Relationships, Sex and Health Education (RSHE)
Primary: Relationships and Health Education (RHE)
Secondary: Relationships, Sex and Health Education (RSHE)
Relationships and Health Education (RHE) teaching and primary level and, Relationships, Sex and Health Education (RSHE) at St Luke's School teach the statutory requirements. Here you will find information on what we teach and our ongoing consultation with staff, parents and carers as required by Ofsted and the DfE.
Notably, schools are required to consult with parents on their curriculum regarding Relationships and Sex Education (RSE) and LGBTQ matters.
Secretary of State: Purpose of the new Curriculum for Relationships, Sex and Health Education
Purpose of the new Curriculum (From the Secretary of State) 2020
Click here for the Government guidance on RSHE: Relationships, Sex and Health Education
Relationships and Health Education (primary) and Relationships, Sex and Health Education (secondary) is to be in place from 2020. Previously it was Personal, Social and Health Education (PSHE) a non-statutory Framework for schools developed in 2000.
Today’s children and young people are growing up in an increasingly complex world and living their lives seamlessly on and offline. This presents many positive and exciting opportunities, but also challenges and risks. In this environment, children and young people need to know how to be safe and healthy, and how to manage their academic, personal and social lives in a positive way.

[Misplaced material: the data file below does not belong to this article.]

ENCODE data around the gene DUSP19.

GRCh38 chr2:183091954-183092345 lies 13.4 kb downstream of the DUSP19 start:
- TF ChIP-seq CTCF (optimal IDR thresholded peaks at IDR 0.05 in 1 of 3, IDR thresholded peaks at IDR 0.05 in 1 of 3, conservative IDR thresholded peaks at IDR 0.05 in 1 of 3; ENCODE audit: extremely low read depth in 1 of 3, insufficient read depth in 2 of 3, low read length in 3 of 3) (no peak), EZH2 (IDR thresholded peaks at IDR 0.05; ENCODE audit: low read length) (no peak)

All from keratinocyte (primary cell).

This is why Relationships Education has been made compulsory in all primary schools in England and Relationships and Sex Education compulsory in all secondary schools, as well as making Health Education compulsory in all state-funded schools.
Our guiding principles have been that all of the compulsory subject content must be age appropriate and developmentally appropriate. It must be taught sensitively and inclusively, with respect to the backgrounds and beliefs of pupils and parents while always with the aim of providing pupils with the knowledge they need of the law.
In primary schools: key building blocks of healthy, respectful relationships, focusing on family and friendships, in all contexts, including online. This will sit alongside the essential understanding of how to be healthy.